PHP on App Engine General Availability

appenginephpEarlier this week, Google Cloud Platform announced General Availability of PHP on App Engine.  Developers are now free to use App Engine to power their developer experience using…

Oh wait, you were already using PHP on App Engine. And have been doing so for a few months, or years.  What does this announcement mean for you?

The big bullet point here is that Google is taking the “Beta” label off the PHP on App Engine. It’s is now governed by the Service Level Agreement, and Deprecation Policy.

Now I’m not a lawyer, so all the rest of this is subject to, you know, me not being a lawyer, and therefore any interpretation herein, yada yada. You know, check with your lawyery people before taking my word for it. I’m mostly going to just describe these things, and point you to the actual documents.

Service Level Agreement

The SLA sets expectations for how much uptime Google Cloud Platform delivers, and what happens if they let you down.  It puts forth a number of uptime stats they need to hit, and what Google Cloud Platform will do if they do not meet them. It also outlines what you need to do to get compensation.

Read the SLA for more information.

Deprecation Policy

The Deprecation Policy states how long Google Cloud Platform will try and run services covered by the Deprecation Policy after a deprecation announcement, unless there is a very serious reason not to.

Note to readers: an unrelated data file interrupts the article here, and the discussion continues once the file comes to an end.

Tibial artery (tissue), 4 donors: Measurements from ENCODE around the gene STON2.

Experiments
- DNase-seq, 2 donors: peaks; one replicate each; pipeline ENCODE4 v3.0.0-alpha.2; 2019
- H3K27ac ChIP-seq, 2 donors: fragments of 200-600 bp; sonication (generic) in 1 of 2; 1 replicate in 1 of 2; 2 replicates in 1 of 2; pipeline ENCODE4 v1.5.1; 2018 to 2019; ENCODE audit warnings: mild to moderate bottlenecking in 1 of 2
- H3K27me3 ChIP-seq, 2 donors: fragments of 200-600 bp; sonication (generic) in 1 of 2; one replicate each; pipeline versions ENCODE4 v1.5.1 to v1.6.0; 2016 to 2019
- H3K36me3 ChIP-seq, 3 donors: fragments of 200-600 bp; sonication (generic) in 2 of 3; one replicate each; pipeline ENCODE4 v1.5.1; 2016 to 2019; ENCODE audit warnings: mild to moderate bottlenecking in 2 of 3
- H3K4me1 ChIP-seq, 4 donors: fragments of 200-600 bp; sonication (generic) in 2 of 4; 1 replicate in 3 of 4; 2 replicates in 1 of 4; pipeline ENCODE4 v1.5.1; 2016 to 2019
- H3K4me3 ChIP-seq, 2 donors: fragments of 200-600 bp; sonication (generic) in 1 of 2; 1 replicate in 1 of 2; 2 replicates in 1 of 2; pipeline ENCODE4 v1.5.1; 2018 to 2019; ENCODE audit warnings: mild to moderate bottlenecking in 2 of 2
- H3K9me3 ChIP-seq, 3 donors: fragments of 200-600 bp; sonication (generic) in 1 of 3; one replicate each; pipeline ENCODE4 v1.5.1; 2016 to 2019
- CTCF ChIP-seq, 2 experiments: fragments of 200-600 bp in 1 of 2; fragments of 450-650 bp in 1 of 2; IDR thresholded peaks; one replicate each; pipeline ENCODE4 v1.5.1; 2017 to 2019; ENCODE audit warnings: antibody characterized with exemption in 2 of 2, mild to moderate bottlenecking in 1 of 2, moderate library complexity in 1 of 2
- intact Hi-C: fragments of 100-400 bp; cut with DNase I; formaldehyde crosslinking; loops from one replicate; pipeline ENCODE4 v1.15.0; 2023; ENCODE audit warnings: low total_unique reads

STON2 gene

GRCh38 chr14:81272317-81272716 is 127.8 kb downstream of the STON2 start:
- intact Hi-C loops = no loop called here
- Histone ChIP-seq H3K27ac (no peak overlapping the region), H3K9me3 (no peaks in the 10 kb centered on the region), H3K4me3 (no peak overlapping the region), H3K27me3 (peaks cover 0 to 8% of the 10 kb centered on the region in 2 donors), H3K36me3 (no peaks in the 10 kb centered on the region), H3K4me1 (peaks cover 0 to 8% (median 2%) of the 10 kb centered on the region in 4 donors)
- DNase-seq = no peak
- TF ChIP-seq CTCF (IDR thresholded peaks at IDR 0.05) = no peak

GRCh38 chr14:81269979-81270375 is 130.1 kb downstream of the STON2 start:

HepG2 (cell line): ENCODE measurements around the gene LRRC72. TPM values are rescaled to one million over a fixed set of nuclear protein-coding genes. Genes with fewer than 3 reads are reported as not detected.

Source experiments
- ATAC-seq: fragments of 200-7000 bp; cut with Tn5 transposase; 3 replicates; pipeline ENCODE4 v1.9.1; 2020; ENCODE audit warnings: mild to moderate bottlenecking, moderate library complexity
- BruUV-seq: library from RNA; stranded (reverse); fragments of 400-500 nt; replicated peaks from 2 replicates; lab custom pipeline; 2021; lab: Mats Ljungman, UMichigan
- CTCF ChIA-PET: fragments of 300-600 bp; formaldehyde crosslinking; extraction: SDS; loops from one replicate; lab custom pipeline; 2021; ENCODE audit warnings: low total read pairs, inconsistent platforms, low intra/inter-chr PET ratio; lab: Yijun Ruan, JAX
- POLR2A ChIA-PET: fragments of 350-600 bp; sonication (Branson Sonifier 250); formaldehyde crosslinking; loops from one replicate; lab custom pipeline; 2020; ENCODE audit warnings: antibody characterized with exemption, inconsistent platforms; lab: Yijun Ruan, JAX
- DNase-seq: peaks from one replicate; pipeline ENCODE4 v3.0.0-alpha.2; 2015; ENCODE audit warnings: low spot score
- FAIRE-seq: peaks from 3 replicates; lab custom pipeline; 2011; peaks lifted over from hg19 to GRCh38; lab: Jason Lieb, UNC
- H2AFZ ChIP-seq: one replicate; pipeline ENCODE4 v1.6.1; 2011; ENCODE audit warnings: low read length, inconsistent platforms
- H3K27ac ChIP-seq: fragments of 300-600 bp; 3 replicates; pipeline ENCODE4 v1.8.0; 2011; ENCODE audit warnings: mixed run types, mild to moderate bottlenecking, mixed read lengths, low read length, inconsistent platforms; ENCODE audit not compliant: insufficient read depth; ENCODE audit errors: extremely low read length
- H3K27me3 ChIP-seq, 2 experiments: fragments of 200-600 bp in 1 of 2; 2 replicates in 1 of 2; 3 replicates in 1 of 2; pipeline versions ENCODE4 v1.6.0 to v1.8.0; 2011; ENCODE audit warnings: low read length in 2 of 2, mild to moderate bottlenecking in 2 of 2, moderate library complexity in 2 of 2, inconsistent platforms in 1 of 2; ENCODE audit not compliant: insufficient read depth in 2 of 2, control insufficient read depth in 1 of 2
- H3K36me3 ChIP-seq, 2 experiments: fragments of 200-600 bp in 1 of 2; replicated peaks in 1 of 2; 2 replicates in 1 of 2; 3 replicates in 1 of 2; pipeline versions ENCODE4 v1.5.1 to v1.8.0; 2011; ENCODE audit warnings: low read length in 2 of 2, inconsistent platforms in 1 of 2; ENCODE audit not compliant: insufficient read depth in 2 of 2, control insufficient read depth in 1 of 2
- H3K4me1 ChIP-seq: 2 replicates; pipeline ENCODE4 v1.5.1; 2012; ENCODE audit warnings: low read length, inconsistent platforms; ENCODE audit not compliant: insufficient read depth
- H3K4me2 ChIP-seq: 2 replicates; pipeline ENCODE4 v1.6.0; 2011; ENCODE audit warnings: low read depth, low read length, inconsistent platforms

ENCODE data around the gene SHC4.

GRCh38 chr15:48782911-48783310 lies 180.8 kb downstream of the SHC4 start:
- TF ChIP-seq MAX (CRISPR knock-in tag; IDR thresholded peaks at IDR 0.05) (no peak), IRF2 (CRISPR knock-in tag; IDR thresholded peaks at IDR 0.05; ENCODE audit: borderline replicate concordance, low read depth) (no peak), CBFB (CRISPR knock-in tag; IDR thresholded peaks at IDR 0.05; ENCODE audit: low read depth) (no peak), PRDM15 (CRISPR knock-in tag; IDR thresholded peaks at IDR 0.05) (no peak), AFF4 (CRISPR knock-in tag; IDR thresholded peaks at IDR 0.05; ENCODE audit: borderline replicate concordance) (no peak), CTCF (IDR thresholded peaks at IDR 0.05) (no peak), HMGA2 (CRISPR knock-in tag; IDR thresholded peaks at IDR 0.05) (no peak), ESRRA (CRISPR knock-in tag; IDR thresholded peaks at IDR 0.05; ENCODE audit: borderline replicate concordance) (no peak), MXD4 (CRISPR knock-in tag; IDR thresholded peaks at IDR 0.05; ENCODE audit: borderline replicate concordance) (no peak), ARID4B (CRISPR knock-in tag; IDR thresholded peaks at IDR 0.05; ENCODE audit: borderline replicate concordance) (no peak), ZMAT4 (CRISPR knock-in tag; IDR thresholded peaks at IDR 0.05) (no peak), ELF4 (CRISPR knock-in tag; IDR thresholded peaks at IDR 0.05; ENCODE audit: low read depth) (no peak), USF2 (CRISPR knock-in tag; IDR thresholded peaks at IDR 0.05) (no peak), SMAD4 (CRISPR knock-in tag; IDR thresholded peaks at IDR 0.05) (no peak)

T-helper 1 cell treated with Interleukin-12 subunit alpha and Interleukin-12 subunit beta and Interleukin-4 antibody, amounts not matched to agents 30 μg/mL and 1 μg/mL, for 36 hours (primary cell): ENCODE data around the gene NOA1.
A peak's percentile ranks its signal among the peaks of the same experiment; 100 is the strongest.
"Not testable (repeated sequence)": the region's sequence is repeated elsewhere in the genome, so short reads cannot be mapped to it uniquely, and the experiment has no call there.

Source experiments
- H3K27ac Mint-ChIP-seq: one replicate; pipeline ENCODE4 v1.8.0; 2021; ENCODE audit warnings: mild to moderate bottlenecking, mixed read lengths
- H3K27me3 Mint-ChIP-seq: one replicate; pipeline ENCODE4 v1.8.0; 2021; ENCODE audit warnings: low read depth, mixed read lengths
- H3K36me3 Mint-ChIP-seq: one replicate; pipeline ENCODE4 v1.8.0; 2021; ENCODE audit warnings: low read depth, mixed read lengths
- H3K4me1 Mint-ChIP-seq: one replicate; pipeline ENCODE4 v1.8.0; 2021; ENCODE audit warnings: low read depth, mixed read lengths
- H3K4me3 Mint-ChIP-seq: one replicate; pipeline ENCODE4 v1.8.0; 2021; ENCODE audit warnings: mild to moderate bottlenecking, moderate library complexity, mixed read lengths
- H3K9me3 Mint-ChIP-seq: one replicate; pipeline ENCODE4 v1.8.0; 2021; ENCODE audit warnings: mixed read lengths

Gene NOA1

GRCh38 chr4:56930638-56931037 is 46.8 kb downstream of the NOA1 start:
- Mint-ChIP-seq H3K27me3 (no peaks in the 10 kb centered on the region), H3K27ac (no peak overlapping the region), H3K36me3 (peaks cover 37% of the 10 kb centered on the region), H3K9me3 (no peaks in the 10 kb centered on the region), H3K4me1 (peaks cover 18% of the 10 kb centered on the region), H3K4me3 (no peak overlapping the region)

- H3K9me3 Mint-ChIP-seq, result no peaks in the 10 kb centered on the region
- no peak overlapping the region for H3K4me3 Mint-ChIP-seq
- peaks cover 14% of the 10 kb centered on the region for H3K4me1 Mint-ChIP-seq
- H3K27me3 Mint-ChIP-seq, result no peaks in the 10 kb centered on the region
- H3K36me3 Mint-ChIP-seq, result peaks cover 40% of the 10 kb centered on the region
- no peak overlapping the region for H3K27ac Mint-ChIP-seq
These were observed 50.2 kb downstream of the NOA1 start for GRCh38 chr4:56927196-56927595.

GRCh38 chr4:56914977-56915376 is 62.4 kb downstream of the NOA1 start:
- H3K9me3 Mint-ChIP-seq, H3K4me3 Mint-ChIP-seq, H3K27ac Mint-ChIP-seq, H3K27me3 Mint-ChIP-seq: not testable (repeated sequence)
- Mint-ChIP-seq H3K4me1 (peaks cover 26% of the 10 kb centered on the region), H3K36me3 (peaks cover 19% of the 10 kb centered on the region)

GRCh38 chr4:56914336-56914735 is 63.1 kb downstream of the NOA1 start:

Read the Deprecation Policy, contained in section 7, for more information.

Please, read these with your lawyerly people. Provide them with Scotch, the promise of billable hours, and whatever else you need to give your lawyerly people to make them happy (Orphan tears?  I kid, I kid.  Please don’t sue me.)

This is a signal that PHP is joining the list of technologies that you can feel secure to choose Google Cloud Platform to host.

Atlassian Connect add-on Starter Kit for App Engine

atlassian_gcpAtlassian Connect add-ons are extensions written by third-party developers to augment Atlassian’s hosted software. We’d love for the Atlassian Community to host their add-ons with Google Cloud Platform.  To help out, I’m releasing Atlassian Connect Add On Starter Kit for App Engine on github.

Google App Engine is a great environment to get started hosting this sort of solution.

  • You just upload code.
  • We handle scaling for you.
  • App Engine serves up webservices with little to no config.
  • App Engine integrates well with other Google Developer Services

On the Atlassian side, as long as you write your services to respond the way Connect expects,  you can write your add-ons in whatever language or technology stack you want.